Racial Reconciliation

What is it and why do we believe it is important?
It is the application of the Gospel to our present racial and ethnic situation and circumstance.

It is an application of biblical justice, peacemaking, and mercy.

Theologically, it is a statement of faith concerning the common image of God in all human beings and the sorrowful acknowledgement of the sins of race pride, of prideful feelings and actions, of racial superiority and the consequent dehumanization of other races.

It is the repudiation of the historic exploitation and cruelty to other human beings in the form of man-stealing and race based slavery, family destruction, sexual and physical abuse, economic and social discrimination, and segregation in almost all areas of life.

Racial Reconciliation is the Gospel attack on the sin and activities of racism and its attendant effects.

It is the love of God through the repenting, confessing, healing, forgiving, and serving ministry of the Saints to bring about peace between believers of different races and ethnicities and then to others who have suffered its pain and debilitation.

It is the taking of responsibility for the sins of our forefathers and the lingering effects of their actions.

It is the repenting of any of our own present attitudes or behaviors that continue to harm others due to differences in race, ethnicity, and race culture.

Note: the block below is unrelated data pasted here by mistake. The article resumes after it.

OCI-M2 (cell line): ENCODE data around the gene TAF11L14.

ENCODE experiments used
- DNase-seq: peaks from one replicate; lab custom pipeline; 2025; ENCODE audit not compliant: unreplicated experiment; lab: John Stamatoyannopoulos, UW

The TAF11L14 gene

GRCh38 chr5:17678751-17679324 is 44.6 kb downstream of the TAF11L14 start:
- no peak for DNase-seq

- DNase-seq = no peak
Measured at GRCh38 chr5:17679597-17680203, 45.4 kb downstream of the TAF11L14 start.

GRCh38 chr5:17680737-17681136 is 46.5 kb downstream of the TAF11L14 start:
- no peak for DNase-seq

It is the assertive correction of circumstances, not simply a desire to get on with things and forget about the past.

In the life of the local church, it is the active desire to include people through understanding and learning new cultures and enlarging the cultural scope of worship forms as long as they are biblical.

It is the necessary attitude change that allows people to become more like Jesus, taking the form of a servant to each other and to other people groups.

It is not simply sitting together in one pew but doing life together in friendship as yokefellows in the cause of the Gospel, shoulder to shoulder in the cause of justice, heart to heart in the application of mercy.

It is the appreciation of the God-given differences, the celebration of culture and history, and the tenacity and intentionality of relationships despite those differences and despite the painful aspects of our history.

It is the living model of the heavenly vision appearing in the life of the local church.